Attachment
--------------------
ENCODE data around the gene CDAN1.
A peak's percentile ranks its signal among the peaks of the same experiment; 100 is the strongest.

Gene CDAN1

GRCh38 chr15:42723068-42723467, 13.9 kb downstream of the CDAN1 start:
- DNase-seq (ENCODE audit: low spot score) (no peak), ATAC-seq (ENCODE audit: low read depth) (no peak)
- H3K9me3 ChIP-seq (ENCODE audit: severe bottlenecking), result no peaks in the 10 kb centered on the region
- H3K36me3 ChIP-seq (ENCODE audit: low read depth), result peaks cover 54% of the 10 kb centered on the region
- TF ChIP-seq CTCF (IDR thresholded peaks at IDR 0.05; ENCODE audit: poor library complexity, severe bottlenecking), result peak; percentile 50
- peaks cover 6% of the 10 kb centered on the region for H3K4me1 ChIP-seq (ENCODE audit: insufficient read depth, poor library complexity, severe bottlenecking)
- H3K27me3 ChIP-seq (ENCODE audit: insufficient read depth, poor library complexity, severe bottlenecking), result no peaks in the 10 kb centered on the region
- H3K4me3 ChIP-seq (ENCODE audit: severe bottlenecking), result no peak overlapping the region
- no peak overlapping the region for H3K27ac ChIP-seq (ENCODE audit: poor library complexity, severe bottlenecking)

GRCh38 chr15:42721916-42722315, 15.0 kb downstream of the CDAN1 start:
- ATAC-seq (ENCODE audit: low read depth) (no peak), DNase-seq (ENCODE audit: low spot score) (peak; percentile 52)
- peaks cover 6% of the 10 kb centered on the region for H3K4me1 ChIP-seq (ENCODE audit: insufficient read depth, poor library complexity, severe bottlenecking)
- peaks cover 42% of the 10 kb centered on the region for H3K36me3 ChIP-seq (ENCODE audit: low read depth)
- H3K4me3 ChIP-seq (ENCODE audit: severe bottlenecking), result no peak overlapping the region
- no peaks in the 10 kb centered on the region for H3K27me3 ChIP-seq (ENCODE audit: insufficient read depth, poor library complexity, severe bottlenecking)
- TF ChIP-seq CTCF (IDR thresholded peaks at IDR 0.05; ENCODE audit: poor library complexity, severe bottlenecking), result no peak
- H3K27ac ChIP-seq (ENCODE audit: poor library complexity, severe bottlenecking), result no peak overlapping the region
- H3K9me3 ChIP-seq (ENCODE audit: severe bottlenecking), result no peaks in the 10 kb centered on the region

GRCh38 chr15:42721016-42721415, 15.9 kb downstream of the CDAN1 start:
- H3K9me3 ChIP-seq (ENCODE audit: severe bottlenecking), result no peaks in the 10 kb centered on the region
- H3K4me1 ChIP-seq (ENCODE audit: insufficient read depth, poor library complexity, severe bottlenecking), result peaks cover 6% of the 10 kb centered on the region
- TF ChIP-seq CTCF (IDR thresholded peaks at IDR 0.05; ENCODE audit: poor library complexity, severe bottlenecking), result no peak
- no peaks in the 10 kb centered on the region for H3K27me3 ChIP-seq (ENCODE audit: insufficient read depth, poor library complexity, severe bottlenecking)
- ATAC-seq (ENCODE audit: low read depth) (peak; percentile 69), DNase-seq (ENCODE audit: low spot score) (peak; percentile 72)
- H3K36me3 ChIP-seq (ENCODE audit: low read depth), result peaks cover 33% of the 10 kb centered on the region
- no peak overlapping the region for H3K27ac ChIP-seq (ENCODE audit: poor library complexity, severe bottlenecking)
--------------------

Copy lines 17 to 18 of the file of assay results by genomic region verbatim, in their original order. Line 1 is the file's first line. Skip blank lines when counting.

- H3K4me3 ChIP-seq (ENCODE audit: severe bottlenecking), result no peak overlapping the region
- no peaks in the 10 kb centered on the region for H3K27me3 ChIP-seq (ENCODE audit: insufficient read depth, poor library complexity, severe bottlenecking)